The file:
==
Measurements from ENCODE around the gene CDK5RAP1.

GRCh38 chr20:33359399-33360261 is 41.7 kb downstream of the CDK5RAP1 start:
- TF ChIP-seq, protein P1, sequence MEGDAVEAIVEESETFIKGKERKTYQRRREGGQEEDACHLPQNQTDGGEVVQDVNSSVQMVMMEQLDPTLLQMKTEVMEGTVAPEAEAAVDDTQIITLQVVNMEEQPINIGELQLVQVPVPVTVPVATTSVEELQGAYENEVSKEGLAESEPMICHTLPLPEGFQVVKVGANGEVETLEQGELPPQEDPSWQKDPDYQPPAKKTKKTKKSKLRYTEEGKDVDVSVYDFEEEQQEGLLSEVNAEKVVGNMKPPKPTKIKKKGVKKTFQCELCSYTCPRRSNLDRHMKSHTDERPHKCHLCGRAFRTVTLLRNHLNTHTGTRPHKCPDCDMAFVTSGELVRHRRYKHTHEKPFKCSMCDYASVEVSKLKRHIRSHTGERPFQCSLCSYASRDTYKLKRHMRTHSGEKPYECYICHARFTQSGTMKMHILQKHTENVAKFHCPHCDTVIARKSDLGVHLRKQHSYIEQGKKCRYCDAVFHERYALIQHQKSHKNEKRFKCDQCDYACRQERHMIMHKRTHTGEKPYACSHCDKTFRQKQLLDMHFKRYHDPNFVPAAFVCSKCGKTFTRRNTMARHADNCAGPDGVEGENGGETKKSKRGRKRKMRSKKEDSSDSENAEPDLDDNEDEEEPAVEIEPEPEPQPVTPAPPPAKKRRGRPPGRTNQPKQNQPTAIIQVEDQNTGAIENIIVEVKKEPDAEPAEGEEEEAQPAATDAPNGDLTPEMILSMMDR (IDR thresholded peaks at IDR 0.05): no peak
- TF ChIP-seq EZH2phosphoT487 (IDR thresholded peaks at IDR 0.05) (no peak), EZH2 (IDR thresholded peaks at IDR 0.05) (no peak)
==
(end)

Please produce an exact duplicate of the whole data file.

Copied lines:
Measurements from ENCODE around the gene CDK5RAP1.

GRCh38 chr20:33359399-33360261 is 41.7 kb downstream of the CDK5RAP1 start:
- TF ChIP-seq, protein P1, sequence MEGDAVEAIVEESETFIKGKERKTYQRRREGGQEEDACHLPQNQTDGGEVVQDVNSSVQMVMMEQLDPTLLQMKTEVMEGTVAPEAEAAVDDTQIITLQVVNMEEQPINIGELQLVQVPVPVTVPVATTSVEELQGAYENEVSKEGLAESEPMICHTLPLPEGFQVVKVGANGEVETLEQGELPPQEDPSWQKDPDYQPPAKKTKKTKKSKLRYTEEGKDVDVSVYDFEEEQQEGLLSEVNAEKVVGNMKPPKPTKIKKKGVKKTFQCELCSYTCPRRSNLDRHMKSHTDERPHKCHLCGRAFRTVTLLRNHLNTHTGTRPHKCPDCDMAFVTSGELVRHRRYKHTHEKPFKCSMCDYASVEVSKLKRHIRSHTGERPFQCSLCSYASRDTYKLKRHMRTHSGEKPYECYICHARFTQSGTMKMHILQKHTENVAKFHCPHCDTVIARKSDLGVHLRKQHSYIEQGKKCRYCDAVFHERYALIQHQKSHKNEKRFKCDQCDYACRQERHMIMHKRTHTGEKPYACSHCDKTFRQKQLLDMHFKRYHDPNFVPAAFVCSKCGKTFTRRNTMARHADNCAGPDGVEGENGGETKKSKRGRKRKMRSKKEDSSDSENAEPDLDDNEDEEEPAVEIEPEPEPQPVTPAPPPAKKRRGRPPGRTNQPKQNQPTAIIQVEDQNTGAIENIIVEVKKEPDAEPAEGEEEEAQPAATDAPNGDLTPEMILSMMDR (IDR thresholded peaks at IDR 0.05): no peak
- TF ChIP-seq EZH2phosphoT487 (IDR thresholded peaks at IDR 0.05) (no peak), EZH2 (IDR thresholded peaks at IDR 0.05) (no peak)